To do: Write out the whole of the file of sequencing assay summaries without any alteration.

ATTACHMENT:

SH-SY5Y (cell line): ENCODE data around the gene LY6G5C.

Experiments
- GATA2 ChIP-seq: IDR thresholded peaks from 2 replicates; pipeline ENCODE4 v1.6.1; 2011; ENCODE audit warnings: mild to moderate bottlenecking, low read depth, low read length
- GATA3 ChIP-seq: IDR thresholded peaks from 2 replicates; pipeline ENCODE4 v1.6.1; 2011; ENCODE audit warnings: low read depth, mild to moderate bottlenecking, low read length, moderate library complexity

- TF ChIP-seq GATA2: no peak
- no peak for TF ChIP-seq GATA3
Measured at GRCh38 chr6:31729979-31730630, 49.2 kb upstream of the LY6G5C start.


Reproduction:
SH-SY5Y (cell line): ENCODE data around the gene LY6G5C.

Experiments
- GATA2 ChIP-seq: IDR thresholded peaks from 2 replicates; pipeline ENCODE4 v1.6.1; 2011; ENCODE audit warnings: mild to moderate bottlenecking, low read depth, low read length
- GATA3 ChIP-seq: IDR thresholded peaks from 2 replicates; pipeline ENCODE4 v1.6.1; 2011; ENCODE audit warnings: low read depth, mild to moderate bottlenecking, low read length, moderate library complexity

- TF ChIP-seq GATA2: no peak
- no peak for TF ChIP-seq GATA3
Measured at GRCh38 chr6:31729979-31730630, 49.2 kb upstream of the LY6G5C start.